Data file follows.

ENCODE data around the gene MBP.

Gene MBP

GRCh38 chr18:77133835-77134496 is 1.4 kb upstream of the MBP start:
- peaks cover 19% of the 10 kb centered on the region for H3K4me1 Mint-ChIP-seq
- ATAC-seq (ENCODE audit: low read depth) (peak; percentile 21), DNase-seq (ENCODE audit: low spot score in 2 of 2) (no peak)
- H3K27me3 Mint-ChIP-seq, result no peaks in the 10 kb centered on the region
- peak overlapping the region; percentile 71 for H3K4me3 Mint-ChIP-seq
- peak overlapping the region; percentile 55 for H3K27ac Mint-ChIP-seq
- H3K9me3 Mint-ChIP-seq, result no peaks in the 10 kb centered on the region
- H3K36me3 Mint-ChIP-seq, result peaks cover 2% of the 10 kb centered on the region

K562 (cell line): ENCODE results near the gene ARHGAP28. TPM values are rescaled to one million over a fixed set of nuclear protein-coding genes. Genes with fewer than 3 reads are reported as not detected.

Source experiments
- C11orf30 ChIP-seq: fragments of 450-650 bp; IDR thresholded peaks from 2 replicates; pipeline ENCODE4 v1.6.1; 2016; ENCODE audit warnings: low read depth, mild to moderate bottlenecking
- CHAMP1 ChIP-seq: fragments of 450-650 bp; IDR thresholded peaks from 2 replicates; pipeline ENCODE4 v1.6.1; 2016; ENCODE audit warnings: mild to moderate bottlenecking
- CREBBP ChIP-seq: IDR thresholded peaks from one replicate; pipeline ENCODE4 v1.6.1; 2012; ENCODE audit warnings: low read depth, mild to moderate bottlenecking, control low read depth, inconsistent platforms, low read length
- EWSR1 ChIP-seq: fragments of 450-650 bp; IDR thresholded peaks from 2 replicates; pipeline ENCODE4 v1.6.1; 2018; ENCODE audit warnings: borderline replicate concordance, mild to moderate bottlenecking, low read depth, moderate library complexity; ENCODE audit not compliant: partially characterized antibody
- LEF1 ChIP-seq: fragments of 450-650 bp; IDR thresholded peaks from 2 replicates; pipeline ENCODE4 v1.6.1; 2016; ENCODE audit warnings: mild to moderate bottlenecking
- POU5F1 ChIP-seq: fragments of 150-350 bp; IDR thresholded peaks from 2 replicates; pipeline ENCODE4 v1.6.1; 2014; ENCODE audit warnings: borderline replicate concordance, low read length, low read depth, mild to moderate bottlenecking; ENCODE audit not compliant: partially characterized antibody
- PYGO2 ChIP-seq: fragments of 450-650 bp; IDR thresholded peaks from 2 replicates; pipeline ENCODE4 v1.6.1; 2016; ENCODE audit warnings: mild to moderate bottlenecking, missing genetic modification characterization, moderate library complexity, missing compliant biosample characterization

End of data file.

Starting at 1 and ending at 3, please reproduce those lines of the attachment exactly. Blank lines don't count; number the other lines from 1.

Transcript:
ENCODE data around the gene MBP.

Gene MBP

GRCh38 chr18:77133835-77134496 is 1.4 kb upstream of the MBP start: